They stated that one battery had “an electrode deflection” that caused overheating. The second battery had “an abnormal weld spot” which caused an internal short circuit.

Including the recall of all Galaxy Note 7 phones, it was estimated that Samsung lost $5 billion from these design mistakes.

It highlights how important quality control testing can be (and how dangerous lithium batteries can be). If normal use caused the Note 7 to catch on fire, why wasn’t this mistake caught during product testing?

I suspect the answer lies in the fact that quality-control shortcuts were taken in an effort to get to market faster.

If you have put all this effort and money into developing your market, don’t ruin it by shipping defective products to customers.

Always err on the side of having too much quality control testing during the beginning stages of manufacturing. Don’t sacrifice this even if it kills your initial profits.

Finally, be sure to meticulously triple check any sample units going to important retailers or reviewers.

#4 – Avoid feature creep / Focus on MVP

Feature creep is the term used when a developer keeps adding more and more features into a product in an effort to make it better or to appeal to a larger demographic.

Although lots of features may sound cool and appealing, resist the urge to add every conceivable feature to your product.

I’m a big proponent of doing the opposite by following the Minimum Viable Product (MVP) method, which has a lot of benefits like gathering real user feedback as soon as possible.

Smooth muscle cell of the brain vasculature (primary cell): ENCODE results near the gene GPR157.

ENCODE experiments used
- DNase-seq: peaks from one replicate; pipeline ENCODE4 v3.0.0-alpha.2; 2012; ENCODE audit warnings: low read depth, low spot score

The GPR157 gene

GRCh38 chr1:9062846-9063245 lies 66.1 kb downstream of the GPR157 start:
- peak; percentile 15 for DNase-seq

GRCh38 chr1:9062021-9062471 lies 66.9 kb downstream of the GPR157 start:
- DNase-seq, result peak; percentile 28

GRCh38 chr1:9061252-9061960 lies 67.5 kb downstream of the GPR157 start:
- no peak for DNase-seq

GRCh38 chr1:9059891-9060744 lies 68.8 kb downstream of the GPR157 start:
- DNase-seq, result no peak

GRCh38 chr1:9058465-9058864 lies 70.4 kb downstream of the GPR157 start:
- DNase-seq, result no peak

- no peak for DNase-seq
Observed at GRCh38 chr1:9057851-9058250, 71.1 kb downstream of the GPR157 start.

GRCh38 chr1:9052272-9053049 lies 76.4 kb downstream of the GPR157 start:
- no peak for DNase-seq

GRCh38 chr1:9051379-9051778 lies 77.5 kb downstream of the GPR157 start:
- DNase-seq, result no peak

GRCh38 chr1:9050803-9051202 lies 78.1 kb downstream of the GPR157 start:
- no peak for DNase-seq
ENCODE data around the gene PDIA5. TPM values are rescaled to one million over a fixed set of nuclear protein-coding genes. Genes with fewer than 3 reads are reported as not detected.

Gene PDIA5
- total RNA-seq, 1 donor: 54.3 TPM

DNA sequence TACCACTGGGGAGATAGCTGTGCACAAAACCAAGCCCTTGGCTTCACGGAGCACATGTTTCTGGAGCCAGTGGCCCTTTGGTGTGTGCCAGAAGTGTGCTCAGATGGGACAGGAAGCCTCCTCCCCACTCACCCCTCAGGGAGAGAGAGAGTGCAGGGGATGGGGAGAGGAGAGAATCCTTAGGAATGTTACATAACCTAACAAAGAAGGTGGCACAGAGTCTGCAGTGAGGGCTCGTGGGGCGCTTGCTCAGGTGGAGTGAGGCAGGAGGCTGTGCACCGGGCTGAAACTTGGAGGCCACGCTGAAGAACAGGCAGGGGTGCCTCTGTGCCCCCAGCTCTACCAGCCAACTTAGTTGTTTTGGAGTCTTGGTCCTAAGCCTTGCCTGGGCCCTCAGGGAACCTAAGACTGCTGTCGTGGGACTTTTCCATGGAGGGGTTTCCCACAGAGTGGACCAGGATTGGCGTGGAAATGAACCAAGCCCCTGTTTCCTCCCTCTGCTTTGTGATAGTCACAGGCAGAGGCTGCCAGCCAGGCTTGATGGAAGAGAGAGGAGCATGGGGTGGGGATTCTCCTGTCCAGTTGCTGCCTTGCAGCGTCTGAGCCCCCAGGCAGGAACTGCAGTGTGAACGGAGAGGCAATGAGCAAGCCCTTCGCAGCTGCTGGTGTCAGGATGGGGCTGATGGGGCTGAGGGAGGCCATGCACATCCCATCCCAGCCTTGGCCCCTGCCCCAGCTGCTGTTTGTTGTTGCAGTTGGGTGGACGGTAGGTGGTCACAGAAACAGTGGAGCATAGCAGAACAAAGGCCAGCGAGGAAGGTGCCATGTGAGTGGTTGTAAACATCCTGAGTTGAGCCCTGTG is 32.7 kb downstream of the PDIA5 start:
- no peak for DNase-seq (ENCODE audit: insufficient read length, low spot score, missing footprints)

The MVP method entails developing the simplest possible version of your product. Only include the very core features of your product. Then add any new features based on the feedback from your MVP customers.

#5 – Don’t overpromise to your customers

There’s nothing worse than running a successful crowdfunding campaign, and then failing to deliver your product as promised. But many campaigns have ended up this way.

In fact, Kickstarter hired independent researchers to analyze their crowdfunding results. They found that 9% of campaigns failed to deliver at all and that 35% didn’t deliver on time. Those are somewhat generic stats though and are not specific to hardware products. It’s probably significantly higher for totally new hardware products.

The good news is that most funded campaigns push through and deliver, but a large percentage don’t deliver on time. Once again, I think it is much higher than 35% of hardware product campaigns that fail to deliver on time.